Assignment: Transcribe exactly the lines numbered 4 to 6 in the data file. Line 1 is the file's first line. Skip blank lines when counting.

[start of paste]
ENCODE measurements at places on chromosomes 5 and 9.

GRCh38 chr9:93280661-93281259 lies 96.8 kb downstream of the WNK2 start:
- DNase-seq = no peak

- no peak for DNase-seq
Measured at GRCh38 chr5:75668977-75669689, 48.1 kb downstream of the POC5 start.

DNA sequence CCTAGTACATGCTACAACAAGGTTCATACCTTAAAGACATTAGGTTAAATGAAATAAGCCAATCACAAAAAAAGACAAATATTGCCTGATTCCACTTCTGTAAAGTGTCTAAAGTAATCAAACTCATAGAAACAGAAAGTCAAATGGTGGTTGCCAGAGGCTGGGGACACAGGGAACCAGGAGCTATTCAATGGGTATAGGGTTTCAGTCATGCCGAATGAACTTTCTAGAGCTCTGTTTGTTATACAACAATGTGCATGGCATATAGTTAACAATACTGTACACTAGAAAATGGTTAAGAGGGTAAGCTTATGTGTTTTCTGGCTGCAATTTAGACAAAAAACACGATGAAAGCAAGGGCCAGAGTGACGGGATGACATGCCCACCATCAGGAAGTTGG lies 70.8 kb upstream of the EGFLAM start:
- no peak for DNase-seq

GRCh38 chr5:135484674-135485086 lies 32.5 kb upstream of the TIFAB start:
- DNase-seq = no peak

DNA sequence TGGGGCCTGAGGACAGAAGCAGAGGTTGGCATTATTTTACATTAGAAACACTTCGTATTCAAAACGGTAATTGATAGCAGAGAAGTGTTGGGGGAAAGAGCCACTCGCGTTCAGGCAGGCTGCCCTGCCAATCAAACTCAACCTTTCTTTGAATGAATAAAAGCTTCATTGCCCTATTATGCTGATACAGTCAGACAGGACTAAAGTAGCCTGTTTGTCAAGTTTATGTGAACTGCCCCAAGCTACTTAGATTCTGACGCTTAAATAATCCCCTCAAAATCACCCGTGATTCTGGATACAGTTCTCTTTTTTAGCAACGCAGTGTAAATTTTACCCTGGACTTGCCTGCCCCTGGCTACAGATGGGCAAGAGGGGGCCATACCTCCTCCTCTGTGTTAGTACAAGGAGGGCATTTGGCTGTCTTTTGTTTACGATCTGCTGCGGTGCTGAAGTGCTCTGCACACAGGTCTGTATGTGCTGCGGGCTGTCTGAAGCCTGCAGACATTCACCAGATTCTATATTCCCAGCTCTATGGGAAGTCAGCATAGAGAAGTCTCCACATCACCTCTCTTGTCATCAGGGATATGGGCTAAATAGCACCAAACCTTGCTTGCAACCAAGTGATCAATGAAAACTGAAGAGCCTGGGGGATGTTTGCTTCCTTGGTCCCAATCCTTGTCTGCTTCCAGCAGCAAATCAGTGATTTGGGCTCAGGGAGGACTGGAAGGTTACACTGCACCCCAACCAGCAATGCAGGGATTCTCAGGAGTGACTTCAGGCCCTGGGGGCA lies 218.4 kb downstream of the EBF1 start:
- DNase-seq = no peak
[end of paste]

- no peak for DNase-seq
Measured at GRCh38 chr5:75668977-75669689, 48.1 kb downstream of the POC5 start.

DNA sequence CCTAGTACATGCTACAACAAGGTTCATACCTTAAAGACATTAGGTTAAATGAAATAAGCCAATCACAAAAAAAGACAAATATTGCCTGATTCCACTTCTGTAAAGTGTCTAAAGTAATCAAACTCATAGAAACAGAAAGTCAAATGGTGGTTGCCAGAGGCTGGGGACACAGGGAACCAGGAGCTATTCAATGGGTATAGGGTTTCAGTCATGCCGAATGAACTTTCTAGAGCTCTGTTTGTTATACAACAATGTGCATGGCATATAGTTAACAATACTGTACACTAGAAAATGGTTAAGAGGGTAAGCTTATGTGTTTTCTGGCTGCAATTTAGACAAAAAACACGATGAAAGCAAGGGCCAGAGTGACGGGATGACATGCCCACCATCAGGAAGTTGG lies 70.8 kb upstream of the EGFLAM start: